'Of Interest' - Noted actor led a 'double life' for two years

By Kurt Anthony Krug
Legal News
Originally an advertising executive for TBWA International in New York City, John Doman planned to leave the advertising business at age 45 and launch his second career as an actor.
“I missed it by six months. I left when I was 46 in 1991,” Doman, 70, recalled with a laugh. 

Doman earned an undergraduate degree in English literature at the University of Pennsylvania in his native Philadelphia, where he played a defensive halfback on the football team. He would later earn an MBA from Pennsylvania State University. He also served with the United States Marine Corps in Vietnam for three years. 

Doman has made his reputation as an actor playing imposing, strong-willed authority figures on numerous TV series and movies, including “The Good Wife,” “NCIS,” “CSI,” “The Practice,” “Damages,” “ER,” “NYPD Blue,” “Judging Amy,” “Burn Notice,” “Rizzoli & Isles,” among others. 

His first role was in 1991 on NBC’s “Law & Order,” a franchise he’d return to several times over the course of his career, most recently in

“I had a very small role in an episode of ‘Law & Order’ playing the courtroom bailiff reading charges against the guy on trial. I didn’t meet (‘L&O’ creator) Dick Wolf on that first job, but I did eventually meet him,” he said. “I’ve done probably a dozen ‘L&O’ episodes over the years on the various shows. At least two to three of those episodes were the same character.”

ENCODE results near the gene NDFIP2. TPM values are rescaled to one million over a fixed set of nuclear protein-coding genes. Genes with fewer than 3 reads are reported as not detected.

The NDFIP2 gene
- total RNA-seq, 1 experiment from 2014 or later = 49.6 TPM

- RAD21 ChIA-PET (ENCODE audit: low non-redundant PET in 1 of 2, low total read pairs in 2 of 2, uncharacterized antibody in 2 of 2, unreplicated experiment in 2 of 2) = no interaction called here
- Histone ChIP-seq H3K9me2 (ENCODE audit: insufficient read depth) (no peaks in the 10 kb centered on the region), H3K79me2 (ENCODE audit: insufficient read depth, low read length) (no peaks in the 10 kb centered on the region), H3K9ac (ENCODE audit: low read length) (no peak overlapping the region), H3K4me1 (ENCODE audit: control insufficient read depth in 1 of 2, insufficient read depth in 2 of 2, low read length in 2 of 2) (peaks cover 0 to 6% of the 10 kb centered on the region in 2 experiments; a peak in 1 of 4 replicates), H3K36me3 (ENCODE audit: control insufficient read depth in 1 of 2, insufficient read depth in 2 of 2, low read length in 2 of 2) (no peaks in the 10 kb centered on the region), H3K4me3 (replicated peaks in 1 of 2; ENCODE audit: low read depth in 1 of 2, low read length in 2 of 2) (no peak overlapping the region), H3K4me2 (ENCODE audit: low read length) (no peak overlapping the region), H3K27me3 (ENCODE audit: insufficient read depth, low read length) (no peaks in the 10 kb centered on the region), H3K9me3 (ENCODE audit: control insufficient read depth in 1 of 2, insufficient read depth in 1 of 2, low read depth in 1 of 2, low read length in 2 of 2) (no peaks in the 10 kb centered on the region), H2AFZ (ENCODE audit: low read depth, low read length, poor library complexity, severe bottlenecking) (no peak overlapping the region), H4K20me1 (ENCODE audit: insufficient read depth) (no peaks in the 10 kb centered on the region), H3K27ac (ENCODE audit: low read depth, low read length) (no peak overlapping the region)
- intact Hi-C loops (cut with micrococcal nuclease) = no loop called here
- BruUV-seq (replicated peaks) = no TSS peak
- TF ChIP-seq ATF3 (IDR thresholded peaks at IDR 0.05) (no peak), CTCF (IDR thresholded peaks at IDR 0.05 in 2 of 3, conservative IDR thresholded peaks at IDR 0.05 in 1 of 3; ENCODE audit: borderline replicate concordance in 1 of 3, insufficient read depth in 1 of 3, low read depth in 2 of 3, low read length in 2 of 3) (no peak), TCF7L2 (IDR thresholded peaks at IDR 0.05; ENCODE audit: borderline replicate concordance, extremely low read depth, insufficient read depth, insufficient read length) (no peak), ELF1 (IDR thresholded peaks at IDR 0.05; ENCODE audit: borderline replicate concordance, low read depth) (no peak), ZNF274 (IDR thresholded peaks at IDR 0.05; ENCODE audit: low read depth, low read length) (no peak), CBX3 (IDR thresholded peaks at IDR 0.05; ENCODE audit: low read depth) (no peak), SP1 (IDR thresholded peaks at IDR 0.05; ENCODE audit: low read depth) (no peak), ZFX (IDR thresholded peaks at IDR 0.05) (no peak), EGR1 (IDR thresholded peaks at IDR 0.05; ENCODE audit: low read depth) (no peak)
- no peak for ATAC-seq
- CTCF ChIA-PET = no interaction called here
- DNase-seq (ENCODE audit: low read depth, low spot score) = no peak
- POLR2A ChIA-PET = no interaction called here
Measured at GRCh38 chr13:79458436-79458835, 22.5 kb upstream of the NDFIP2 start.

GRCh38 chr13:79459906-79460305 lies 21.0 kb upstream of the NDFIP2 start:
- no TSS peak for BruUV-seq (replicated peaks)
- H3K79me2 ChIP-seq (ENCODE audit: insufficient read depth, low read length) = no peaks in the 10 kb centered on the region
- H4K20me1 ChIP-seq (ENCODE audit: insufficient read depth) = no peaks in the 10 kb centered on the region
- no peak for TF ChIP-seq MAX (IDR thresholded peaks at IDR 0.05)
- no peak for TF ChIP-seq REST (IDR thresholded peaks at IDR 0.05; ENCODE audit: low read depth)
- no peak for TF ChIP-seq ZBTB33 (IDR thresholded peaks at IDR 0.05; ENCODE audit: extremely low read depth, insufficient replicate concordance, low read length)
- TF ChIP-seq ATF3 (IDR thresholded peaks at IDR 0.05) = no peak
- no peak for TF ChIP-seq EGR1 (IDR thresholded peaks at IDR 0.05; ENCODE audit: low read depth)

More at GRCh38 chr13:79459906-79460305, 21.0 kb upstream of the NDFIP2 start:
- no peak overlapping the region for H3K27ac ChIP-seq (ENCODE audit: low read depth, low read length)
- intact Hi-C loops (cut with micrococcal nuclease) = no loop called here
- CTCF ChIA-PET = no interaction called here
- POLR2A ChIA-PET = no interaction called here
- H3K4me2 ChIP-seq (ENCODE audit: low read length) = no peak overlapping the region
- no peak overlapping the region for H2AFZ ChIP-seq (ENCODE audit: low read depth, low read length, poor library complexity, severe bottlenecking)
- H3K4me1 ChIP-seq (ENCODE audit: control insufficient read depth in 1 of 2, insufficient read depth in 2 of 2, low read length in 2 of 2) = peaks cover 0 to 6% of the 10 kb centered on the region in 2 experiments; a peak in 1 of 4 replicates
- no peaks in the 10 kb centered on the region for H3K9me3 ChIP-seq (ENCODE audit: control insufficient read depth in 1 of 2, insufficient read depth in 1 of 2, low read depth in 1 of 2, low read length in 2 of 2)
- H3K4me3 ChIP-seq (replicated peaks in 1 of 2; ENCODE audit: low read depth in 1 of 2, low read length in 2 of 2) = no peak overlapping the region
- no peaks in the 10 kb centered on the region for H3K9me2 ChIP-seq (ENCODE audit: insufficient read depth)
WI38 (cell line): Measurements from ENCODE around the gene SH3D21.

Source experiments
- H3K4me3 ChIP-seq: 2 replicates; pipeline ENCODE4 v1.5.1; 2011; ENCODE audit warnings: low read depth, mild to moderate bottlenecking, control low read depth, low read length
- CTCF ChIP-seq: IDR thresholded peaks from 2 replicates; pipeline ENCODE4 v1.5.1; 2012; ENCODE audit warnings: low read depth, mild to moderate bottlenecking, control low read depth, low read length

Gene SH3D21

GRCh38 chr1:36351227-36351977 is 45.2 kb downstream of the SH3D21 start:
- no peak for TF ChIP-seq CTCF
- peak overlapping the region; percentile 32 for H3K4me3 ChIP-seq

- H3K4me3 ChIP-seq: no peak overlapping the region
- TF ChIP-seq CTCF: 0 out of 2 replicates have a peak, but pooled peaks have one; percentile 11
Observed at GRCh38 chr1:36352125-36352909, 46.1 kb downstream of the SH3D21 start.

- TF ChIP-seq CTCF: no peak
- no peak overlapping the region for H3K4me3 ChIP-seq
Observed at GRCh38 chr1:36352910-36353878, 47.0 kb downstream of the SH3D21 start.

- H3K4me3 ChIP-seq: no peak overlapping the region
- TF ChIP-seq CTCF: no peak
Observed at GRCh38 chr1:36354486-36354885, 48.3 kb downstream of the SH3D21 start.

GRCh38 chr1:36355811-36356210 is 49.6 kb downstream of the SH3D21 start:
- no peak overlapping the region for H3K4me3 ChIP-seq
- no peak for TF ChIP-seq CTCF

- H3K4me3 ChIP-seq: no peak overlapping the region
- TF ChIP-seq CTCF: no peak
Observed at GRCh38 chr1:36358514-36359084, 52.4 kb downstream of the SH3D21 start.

Doman’s best known for playing Deputy Police Commissioner William A. Rawls on “The Wire,” HBO’s ground-breaking crime drama that aired from 2002-08, the brainchild of former police reporter David Simon, creator of NBC’s critically-praised “Homicide: Life on the Streets.” 

Occurring in Baltimore, “The Wire” is considered one of the finest television dramas of all time. Each season introduced a different institution – the illegal drug trade, the seaport system, the city government and bureaucracy, the school system, and the newspaper media – and its relationship to law enforcement. “The Wire” also featured appearances by actual Maryland figures, including former Maryland Gov. Robert L. Ehrlich Jr. and former Baltimore Mayor Kurt Schmoke.